It seems impossible to come to this book without one’s own personal background coloring the experience of the contents. For me, as one identified (if reservedly) as a Christian (I am a member in the Presbyterian Church USA), I was thrilled with this book’s desire for total redemption of and ultra-connection among all peoples. The emphasis on deeds over creeds makes great sense to me, and the book fleshes out early… it’s the institutions that provide the creeds. For example:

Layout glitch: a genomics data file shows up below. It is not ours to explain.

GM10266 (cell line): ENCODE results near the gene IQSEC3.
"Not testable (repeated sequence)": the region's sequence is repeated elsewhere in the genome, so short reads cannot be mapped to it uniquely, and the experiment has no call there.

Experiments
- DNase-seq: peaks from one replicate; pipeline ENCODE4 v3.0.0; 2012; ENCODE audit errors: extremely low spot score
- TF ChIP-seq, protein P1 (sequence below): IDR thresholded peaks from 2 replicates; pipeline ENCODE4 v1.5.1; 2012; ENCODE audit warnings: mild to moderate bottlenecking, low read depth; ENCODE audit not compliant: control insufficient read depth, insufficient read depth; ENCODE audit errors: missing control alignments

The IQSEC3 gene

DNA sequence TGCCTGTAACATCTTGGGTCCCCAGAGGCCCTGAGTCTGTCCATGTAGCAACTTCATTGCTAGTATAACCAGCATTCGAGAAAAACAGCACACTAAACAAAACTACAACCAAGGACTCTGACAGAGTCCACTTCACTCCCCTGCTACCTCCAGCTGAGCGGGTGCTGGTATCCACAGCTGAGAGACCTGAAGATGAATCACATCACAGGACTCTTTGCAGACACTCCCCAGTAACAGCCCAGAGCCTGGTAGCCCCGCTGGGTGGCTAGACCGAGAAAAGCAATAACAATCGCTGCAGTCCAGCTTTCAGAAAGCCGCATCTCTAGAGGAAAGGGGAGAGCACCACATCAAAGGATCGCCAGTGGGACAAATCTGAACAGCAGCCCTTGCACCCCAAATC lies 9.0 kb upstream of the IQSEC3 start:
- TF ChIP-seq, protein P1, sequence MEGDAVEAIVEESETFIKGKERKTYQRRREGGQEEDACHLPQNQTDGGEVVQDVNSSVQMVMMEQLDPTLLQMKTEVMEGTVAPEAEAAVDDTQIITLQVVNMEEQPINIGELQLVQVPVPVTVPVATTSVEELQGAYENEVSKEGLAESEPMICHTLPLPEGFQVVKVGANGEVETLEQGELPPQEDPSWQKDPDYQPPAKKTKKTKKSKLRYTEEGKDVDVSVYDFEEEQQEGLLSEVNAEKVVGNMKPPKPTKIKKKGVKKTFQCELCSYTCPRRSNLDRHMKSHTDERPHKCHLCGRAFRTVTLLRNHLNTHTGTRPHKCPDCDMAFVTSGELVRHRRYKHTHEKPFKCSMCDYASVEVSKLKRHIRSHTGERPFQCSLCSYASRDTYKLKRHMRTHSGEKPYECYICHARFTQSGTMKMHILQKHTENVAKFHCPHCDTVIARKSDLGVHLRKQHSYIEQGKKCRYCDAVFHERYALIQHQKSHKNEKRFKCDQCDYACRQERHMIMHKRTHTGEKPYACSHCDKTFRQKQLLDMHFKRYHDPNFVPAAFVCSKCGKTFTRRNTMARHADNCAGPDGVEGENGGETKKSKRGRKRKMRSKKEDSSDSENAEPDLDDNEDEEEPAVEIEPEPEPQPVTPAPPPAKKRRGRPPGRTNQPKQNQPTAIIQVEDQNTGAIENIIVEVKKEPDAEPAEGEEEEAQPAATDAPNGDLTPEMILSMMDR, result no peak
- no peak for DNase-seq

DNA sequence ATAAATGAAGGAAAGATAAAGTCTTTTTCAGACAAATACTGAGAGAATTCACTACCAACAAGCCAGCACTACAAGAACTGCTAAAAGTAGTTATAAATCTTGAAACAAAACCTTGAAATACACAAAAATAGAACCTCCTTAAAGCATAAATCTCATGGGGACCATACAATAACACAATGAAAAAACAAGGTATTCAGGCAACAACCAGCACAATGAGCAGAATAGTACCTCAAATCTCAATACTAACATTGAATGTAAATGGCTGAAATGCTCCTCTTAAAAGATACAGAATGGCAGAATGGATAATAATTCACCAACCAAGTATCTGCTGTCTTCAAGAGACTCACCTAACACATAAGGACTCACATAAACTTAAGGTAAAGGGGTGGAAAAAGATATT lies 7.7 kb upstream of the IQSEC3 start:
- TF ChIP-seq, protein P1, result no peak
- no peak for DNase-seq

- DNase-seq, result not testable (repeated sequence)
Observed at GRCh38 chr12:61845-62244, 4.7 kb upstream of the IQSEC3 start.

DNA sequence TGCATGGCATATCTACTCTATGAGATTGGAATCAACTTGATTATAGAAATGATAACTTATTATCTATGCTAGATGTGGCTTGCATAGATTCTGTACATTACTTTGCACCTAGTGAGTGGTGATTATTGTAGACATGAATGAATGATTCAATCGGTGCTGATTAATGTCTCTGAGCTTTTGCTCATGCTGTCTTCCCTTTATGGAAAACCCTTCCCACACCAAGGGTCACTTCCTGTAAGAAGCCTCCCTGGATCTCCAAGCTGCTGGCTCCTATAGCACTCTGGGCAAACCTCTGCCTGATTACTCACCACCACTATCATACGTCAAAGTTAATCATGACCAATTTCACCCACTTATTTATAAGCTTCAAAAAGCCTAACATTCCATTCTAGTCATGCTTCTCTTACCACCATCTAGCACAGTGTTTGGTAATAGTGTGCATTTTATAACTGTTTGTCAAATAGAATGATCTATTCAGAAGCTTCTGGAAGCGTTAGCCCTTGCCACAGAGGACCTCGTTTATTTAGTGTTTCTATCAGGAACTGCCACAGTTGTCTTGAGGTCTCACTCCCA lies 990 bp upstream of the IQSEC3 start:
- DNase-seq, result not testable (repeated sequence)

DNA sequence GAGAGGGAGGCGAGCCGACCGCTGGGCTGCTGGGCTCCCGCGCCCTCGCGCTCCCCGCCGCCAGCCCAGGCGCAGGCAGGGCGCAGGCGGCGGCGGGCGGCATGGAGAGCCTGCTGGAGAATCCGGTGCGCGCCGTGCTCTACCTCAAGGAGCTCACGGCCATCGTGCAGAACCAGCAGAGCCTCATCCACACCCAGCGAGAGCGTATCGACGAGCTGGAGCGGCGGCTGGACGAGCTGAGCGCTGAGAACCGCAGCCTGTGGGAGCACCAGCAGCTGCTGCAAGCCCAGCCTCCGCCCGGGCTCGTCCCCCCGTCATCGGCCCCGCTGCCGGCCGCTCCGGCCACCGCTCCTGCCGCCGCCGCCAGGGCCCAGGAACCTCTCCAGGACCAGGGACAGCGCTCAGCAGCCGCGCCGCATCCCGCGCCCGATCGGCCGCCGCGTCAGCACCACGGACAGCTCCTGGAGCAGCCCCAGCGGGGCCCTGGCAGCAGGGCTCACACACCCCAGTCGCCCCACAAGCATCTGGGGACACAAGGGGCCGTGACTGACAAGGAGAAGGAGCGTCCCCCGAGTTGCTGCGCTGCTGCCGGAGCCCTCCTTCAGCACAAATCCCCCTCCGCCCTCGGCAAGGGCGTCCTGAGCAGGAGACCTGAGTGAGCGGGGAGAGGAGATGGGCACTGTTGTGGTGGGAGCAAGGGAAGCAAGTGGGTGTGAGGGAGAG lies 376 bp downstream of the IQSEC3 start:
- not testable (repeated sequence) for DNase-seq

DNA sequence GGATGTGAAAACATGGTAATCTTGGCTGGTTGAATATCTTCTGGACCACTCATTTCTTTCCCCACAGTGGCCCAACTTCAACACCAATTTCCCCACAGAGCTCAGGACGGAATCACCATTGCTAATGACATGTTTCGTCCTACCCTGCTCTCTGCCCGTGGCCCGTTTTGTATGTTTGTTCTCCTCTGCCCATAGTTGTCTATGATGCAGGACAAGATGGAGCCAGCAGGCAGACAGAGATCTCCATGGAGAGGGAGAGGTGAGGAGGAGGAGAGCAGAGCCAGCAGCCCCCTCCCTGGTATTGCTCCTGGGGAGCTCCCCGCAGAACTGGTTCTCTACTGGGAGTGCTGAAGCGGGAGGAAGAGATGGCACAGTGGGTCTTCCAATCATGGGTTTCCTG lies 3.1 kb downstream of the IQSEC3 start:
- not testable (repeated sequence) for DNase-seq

Almost everything wrong with the world is the result of the way the institutional space is misaligned or out of control. When was the last time your bank did you a favor? What was your opinion of the “no questions asked” multi-trillion dollar bailout of the financial industry? When you examine social structures anywhere in the world, the most obvious disconnect is between the needs and wants of the “I” and “We” that built the institutional space, and the way the institutional space behaves toward us.